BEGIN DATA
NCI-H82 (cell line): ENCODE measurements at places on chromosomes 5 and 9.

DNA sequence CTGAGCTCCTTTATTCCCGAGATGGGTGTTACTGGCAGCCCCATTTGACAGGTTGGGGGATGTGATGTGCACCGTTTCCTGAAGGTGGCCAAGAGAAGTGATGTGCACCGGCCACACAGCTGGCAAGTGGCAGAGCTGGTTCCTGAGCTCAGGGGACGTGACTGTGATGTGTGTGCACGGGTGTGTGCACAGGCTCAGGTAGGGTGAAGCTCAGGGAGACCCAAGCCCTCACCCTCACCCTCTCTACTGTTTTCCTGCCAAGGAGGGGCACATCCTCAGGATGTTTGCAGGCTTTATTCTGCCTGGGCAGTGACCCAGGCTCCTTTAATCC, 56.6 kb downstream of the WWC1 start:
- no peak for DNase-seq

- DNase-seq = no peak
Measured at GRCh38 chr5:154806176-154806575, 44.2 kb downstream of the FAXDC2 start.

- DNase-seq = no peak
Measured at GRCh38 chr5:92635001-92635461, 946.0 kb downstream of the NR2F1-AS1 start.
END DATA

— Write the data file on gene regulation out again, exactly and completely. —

NCI-H82 (cell line): ENCODE measurements at places on chromosomes 5 and 9.

DNA sequence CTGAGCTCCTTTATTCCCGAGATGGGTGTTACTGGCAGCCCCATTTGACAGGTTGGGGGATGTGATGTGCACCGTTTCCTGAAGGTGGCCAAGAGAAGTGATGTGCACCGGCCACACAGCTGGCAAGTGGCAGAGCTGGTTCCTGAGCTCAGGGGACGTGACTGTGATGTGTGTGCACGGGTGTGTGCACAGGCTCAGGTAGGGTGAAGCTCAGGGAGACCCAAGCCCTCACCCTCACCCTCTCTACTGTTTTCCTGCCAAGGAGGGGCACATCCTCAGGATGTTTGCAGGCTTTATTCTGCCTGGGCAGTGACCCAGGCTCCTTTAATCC, 56.6 kb downstream of the WWC1 start:
- no peak for DNase-seq

- DNase-seq = no peak
Measured at GRCh38 chr5:154806176-154806575, 44.2 kb downstream of the FAXDC2 start.

- DNase-seq = no peak
Measured at GRCh38 chr5:92635001-92635461, 946.0 kb downstream of the NR2F1-AS1 start.